Dec. 2, 2014
CWU Budget Cuts Minimize Effects on Students, Employees
CWU is closing a $6.5-million budget gap primarily by reducing overhead and defunding 57 positions, 41 of which are now vacant. Since June, division leaders—vice presidents and deans—have been working to identify permanent strategies for addressing the deficit. The cuts affect divisions as follows: 12 percent in the Division of Business & Financial Affairs; 6 percent in the President’s Division; 5 percent in the Operations Division; and 2.3 percent in the Division of Academic and Student Life.
CWU President James L. Gaudino thanked university leadership for the care and creativity they used to close the shortfall.
"Our new management system provides two important options for meeting our budget challenges: an incentive for academic units to generate new revenue rather than simply making cuts, and a system for transparently evaluating the effects of administrative cuts on the core academic mission," said Gaudino, noting that old approaches to budget woes has generally meant across-the-board cuts. "The provost and deans used the new management approach to minimize cuts to people and programs; the overhead reductions in administrative divisions reduced cuts in the academic units."
The Division of Academic and Student Life proposes to generate about $2.2 million in new revenue, an increase of 3.2 percent. The infusion of new money reduces the division's overall cuts to just $2 million, or 2.3 percent. The majority of spending reductions will occur by defunding vacant positions and not replacing individuals who retire, for a total of 21 full-time employee equivalents (FTE). The division will reduce some spending on goods and services and will either not renew contracts or shift fund sources for 12 other FTE, none of which are tenured or tenure-track positions.
Provost Marilyn A. Levine said a multi-year, program-by-program review of academic offerings informed the budget reduction process; a primary goal of the review was to avoid negative budget impacts to degree programs.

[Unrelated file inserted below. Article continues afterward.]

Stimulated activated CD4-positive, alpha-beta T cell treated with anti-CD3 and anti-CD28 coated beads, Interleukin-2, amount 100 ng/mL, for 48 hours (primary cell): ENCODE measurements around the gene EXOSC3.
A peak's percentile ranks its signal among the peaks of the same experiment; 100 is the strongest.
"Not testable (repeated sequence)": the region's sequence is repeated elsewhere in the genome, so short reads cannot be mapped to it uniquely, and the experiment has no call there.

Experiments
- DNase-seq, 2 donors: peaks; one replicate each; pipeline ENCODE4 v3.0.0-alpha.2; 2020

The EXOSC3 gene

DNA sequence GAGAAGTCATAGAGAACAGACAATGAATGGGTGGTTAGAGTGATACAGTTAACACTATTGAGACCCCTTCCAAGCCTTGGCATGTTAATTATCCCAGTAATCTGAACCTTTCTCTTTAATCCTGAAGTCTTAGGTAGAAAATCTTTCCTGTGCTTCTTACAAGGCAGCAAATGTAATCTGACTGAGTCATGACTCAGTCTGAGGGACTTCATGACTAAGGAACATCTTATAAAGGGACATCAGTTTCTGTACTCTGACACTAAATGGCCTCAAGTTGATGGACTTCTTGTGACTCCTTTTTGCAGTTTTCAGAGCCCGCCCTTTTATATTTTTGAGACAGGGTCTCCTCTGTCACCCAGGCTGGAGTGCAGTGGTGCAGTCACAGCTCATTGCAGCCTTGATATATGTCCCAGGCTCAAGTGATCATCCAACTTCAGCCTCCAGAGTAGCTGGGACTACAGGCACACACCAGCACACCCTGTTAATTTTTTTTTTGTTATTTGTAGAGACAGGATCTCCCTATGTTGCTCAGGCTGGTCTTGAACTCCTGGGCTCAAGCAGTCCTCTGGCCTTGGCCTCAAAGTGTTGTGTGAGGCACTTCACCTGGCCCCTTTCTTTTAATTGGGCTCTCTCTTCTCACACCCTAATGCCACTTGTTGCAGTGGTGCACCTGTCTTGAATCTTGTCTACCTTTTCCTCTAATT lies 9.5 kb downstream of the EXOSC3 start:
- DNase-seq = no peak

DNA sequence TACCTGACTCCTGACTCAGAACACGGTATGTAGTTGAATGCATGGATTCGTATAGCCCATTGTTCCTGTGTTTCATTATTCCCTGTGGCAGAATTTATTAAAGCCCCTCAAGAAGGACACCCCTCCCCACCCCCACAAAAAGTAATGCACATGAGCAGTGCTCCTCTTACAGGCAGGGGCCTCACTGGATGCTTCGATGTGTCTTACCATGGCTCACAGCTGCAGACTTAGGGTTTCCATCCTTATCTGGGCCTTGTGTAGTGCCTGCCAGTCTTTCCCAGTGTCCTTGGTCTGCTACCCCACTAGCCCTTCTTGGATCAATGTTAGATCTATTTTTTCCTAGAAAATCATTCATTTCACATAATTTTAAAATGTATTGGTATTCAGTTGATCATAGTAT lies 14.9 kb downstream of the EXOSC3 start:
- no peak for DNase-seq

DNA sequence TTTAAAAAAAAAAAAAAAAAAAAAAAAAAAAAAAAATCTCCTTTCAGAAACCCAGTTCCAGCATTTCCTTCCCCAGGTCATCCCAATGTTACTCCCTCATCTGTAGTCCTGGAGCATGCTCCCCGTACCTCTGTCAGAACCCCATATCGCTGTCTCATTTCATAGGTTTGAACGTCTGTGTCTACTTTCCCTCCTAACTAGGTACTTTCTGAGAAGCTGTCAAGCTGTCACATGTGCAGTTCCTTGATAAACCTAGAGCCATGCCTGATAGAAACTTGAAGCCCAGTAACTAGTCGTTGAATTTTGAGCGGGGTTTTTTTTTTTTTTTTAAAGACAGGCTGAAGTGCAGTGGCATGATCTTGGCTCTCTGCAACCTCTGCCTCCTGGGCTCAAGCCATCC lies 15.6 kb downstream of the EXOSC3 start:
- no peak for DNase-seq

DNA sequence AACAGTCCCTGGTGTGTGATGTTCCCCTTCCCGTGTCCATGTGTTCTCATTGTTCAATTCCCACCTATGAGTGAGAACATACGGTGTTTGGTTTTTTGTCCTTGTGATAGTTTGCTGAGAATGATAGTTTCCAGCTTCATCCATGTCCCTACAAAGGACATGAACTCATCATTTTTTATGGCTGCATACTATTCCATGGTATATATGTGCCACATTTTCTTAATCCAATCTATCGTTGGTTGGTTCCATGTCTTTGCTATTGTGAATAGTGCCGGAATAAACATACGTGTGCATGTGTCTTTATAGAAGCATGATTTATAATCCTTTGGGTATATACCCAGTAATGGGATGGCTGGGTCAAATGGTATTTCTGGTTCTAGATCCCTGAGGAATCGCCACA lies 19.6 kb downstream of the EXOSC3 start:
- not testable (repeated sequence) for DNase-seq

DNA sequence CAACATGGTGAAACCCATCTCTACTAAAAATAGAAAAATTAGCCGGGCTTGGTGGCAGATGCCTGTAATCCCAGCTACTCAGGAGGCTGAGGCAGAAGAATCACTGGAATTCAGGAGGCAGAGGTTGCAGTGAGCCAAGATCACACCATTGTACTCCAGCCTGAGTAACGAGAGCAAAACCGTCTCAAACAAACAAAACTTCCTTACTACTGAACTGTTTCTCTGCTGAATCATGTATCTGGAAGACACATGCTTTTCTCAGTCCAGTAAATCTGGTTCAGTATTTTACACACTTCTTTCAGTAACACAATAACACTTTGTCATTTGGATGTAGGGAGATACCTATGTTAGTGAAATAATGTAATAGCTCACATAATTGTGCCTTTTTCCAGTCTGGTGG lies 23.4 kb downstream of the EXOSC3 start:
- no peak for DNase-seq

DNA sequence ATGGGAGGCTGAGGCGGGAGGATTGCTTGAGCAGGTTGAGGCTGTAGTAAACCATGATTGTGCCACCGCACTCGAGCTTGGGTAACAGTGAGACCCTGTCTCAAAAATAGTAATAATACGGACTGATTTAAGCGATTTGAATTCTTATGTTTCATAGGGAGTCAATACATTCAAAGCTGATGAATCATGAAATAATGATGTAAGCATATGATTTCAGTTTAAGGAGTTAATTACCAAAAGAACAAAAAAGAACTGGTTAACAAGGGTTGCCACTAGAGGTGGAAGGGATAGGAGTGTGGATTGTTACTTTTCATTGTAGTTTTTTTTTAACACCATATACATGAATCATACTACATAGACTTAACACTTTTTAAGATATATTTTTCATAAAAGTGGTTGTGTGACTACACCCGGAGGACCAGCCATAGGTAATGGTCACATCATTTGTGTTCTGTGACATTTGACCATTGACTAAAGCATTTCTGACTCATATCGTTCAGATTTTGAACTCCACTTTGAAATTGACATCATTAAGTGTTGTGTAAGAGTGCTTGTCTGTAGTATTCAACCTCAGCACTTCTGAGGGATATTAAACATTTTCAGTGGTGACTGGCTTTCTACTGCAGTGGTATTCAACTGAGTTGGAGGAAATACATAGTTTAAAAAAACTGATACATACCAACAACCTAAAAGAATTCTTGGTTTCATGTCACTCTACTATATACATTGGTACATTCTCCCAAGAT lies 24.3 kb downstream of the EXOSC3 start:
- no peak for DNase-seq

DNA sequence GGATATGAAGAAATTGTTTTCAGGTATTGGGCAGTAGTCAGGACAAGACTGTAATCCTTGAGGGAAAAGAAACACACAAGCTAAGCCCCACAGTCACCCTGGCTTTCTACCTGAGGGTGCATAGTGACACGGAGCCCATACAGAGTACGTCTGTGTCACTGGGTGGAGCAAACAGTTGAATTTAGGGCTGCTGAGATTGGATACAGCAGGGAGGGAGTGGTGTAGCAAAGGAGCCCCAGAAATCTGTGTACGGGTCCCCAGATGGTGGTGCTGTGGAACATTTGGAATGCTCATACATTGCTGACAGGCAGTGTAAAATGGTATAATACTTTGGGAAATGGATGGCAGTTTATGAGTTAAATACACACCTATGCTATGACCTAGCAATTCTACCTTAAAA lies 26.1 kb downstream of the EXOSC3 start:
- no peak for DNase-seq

"Student success has been a core value throughout this process; we didn't want to cause any student to drop a program," said Levine, acknowledging that reducing the faculty workforce would reduce course offerings and could lengthen the time it takes some students to earn a degree. “Our student retention goals and course optimization efforts will help mitigate current budget reductions and prepare us for a financially sustainable future that ensures a rich learning environment for our students.”
The Division of Business & Financial Affairs will achieve a 12-percent reduction in spending by shifting some costs to non-state funds and defunding four vacant positions. The President’s Division will reduce spending by 6 percent by cutting goods and services and defunding five positions. The Operations Division will reduce its budget by 5 percent, primarily by defunding 15.5 positions, 12.5 of which are vacant. Many administrative reductions took effect as early as July 1 of this year. All will be completed by June 30, 2015.
Gaudino said preventing layoffs was a high priority in order to preserve critical services, but also because changes in CWU employment have a significant impact on the local economy, where CWU is the largest employer. One in nine jobs in Kittitas County is provided by CWU; in Ellensburg, CWU provides about one out of seven jobs.
The $6.5-million shortfall for the current fiscal year was generated when the legislature suspended the law on which the university based its business plan. The six-year budget plan, adopted in 2011, assumed modest tuition increases. In April, however, the state suspended the law authorizing the increases and failed to provide funding in place of tuition revenue.
Gaudino said CWU began addressing the budget gap last spring by establishing a soft hiring freeze. Over the summer, division leaders outlined in open meetings reductions that both could eliminate the budget gap through June 30, and that could prepare for deeper cuts next year, resulting from possible legislative actions in 2015.
“The vice presidents and deans have been both very thorough and very practical in their review of our budget situation," said Gaudino. He went on to note, however, that this is the second time in six years that the university has had to make dramatic cuts to its staffing. “We are definitely lean,” said Gaudino, “and in many places we are cutting beyond what is prudent.” He noted that a recent study by an independent consulting firm reported that CWU is below national average in its staffing in a number of critical administrative functions.
Gaudino said CWU is asking the legislature to repair the damage created by suspending state tuition-setting law—either by allowing tuition increases to go forward or providing funding to make up the difference.
Media Contact: Linda Schactler, Chief of Staff, 509-963-1384, email@example.com.